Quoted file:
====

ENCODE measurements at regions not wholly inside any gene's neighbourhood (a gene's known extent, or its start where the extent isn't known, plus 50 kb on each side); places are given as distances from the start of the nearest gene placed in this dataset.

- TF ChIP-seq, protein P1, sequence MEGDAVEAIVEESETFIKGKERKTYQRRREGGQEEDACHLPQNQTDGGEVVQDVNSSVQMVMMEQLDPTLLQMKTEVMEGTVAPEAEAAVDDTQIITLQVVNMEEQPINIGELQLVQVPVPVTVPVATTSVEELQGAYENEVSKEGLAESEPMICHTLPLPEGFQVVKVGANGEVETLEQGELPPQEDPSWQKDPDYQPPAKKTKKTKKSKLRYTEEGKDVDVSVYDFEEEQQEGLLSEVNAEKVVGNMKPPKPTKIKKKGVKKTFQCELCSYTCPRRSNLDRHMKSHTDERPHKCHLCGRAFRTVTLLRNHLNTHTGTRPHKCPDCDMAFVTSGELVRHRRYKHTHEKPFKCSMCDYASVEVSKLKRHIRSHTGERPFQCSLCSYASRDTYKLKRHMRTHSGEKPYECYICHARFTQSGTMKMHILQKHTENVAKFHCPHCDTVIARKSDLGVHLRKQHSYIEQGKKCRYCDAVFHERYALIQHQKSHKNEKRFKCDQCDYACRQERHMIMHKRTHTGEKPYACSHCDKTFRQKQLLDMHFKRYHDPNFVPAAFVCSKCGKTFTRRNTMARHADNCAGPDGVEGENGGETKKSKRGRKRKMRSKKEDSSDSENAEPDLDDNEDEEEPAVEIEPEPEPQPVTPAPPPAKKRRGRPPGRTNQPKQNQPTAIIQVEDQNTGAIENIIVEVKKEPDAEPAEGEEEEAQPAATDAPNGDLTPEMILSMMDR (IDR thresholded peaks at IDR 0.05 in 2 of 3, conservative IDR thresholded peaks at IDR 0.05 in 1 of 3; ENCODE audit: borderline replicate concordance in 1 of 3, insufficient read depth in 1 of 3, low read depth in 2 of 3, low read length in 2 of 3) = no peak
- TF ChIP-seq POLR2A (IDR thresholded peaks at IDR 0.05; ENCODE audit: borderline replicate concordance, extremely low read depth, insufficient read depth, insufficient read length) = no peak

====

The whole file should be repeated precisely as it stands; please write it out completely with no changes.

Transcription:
ENCODE measurements at regions not wholly inside any gene's neighbourhood (a gene's known extent, or its start where the extent isn't known, plus 50 kb on each side); places are given as distances from the start of the nearest gene placed in this dataset.

- TF ChIP-seq, protein P1, sequence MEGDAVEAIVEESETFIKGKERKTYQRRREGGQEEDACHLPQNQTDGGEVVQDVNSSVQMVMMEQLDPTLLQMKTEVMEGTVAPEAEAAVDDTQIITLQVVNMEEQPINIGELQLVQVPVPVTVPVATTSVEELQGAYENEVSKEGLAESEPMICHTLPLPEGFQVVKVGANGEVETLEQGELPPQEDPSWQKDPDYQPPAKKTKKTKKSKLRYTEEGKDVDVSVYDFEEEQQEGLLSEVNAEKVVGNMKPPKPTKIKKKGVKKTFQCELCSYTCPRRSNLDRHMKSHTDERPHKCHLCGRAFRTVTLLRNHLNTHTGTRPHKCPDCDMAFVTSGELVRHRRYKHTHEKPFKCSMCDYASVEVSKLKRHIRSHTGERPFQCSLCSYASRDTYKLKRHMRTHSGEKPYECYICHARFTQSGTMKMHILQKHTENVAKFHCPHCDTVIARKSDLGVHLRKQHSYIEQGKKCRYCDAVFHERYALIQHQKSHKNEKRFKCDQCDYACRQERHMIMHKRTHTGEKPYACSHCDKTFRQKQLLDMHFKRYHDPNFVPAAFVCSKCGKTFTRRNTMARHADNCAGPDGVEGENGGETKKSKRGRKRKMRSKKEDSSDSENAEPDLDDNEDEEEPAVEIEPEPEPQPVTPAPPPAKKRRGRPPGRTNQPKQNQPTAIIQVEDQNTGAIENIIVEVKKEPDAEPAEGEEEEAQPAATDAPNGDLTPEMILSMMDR (IDR thresholded peaks at IDR 0.05 in 2 of 3, conservative IDR thresholded peaks at IDR 0.05 in 1 of 3; ENCODE audit: borderline replicate concordance in 1 of 3, insufficient read depth in 1 of 3, low read depth in 2 of 3, low read length in 2 of 3) = no peak
- TF ChIP-seq POLR2A (IDR thresholded peaks at IDR 0.05; ENCODE audit: borderline replicate concordance, extremely low read depth, insufficient read depth, insufficient read length) = no peak